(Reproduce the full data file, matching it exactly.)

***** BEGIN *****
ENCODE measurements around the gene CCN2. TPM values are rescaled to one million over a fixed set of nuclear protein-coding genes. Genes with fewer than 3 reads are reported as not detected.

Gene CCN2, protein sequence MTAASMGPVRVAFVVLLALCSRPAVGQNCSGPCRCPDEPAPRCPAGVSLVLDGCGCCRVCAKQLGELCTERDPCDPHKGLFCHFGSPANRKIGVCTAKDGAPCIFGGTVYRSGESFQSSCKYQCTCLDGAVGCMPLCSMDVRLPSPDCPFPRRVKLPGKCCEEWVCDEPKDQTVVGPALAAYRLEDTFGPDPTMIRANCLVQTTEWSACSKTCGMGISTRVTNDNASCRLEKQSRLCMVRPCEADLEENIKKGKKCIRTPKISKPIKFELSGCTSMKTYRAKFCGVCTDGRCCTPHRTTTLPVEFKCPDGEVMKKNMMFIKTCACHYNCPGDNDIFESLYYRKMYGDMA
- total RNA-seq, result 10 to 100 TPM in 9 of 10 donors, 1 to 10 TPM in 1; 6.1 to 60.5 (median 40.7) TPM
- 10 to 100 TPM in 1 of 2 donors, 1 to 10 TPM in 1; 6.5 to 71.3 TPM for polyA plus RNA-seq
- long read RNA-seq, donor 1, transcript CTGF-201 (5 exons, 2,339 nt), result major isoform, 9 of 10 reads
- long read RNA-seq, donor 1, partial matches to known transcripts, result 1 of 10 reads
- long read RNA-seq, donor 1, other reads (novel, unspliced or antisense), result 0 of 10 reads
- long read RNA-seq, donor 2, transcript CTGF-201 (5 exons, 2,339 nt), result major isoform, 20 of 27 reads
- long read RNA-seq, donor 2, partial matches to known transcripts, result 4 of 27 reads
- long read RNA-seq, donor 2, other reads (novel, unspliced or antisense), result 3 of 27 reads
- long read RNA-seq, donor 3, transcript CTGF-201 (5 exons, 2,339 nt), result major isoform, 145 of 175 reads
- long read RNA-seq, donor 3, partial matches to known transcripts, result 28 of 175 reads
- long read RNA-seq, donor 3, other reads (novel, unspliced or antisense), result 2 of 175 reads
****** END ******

ENCODE measurements around the gene CCN2. TPM values are rescaled to one million over a fixed set of nuclear protein-coding genes. Genes with fewer than 3 reads are reported as not detected.

Gene CCN2, protein sequence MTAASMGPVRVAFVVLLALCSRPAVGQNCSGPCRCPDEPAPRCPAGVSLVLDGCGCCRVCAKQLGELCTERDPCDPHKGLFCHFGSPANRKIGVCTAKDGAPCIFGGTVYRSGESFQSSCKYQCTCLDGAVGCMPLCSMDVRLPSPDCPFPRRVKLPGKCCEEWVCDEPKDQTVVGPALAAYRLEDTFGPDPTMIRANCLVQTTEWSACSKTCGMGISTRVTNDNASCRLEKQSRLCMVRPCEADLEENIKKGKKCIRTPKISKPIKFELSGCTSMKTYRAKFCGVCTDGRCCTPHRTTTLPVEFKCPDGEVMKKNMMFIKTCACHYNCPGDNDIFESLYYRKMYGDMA
- total RNA-seq, result 10 to 100 TPM in 9 of 10 donors, 1 to 10 TPM in 1; 6.1 to 60.5 (median 40.7) TPM
- 10 to 100 TPM in 1 of 2 donors, 1 to 10 TPM in 1; 6.5 to 71.3 TPM for polyA plus RNA-seq
- long read RNA-seq, donor 1, transcript CTGF-201 (5 exons, 2,339 nt), result major isoform, 9 of 10 reads
- long read RNA-seq, donor 1, partial matches to known transcripts, result 1 of 10 reads
- long read RNA-seq, donor 1, other reads (novel, unspliced or antisense), result 0 of 10 reads
- long read RNA-seq, donor 2, transcript CTGF-201 (5 exons, 2,339 nt), result major isoform, 20 of 27 reads
- long read RNA-seq, donor 2, partial matches to known transcripts, result 4 of 27 reads
- long read RNA-seq, donor 2, other reads (novel, unspliced or antisense), result 3 of 27 reads
- long read RNA-seq, donor 3, transcript CTGF-201 (5 exons, 2,339 nt), result major isoform, 145 of 175 reads
- long read RNA-seq, donor 3, partial matches to known transcripts, result 28 of 175 reads
- long read RNA-seq, donor 3, other reads (novel, unspliced or antisense), result 2 of 175 reads